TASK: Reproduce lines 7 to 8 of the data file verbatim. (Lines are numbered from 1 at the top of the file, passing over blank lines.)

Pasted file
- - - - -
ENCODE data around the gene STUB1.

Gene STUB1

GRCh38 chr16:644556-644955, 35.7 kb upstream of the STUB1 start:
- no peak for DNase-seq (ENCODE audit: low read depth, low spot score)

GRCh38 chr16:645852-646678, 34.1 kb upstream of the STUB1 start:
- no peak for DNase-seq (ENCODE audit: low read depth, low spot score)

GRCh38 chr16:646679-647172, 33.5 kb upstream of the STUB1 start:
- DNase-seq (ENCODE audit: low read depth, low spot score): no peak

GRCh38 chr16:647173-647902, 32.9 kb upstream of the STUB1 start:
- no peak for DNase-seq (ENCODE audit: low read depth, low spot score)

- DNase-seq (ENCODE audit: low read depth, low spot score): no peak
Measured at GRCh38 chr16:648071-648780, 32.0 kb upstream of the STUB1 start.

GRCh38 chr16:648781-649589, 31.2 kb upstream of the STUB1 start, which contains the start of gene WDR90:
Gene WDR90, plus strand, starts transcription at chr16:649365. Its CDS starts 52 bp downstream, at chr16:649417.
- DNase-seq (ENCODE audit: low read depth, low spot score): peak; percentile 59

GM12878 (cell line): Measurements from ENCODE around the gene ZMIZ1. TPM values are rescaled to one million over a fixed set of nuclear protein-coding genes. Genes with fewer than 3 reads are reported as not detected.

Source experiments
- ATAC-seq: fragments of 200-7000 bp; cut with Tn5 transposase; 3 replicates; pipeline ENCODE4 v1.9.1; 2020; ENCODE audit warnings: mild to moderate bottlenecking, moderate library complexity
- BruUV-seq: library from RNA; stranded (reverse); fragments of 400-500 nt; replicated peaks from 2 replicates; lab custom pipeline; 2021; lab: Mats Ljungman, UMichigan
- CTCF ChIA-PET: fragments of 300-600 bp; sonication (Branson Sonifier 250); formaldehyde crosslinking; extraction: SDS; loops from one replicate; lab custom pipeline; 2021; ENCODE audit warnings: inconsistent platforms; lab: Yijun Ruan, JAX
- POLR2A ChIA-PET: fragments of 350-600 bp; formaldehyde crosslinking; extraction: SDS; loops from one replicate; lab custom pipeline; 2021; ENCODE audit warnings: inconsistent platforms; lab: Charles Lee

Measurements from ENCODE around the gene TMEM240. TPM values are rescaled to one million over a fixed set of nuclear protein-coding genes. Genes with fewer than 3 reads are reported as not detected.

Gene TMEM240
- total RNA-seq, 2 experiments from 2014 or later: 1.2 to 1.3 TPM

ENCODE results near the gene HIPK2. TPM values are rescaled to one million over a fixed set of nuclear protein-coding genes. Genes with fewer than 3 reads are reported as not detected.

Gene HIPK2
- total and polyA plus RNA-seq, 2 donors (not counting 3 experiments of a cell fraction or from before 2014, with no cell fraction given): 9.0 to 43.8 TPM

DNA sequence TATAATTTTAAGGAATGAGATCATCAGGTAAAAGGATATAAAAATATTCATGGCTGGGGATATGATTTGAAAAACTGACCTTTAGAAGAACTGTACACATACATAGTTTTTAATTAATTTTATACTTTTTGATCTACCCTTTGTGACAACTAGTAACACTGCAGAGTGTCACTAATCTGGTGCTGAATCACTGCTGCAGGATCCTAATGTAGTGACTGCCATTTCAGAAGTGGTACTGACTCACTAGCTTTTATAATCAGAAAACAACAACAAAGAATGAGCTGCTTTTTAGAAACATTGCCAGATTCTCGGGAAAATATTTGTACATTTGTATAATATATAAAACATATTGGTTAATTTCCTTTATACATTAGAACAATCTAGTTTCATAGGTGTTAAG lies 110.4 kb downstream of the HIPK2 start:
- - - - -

GRCh38 chr16:646679-647172, 33.5 kb upstream of the STUB1 start:
- DNase-seq (ENCODE audit: low read depth, low spot score): no peak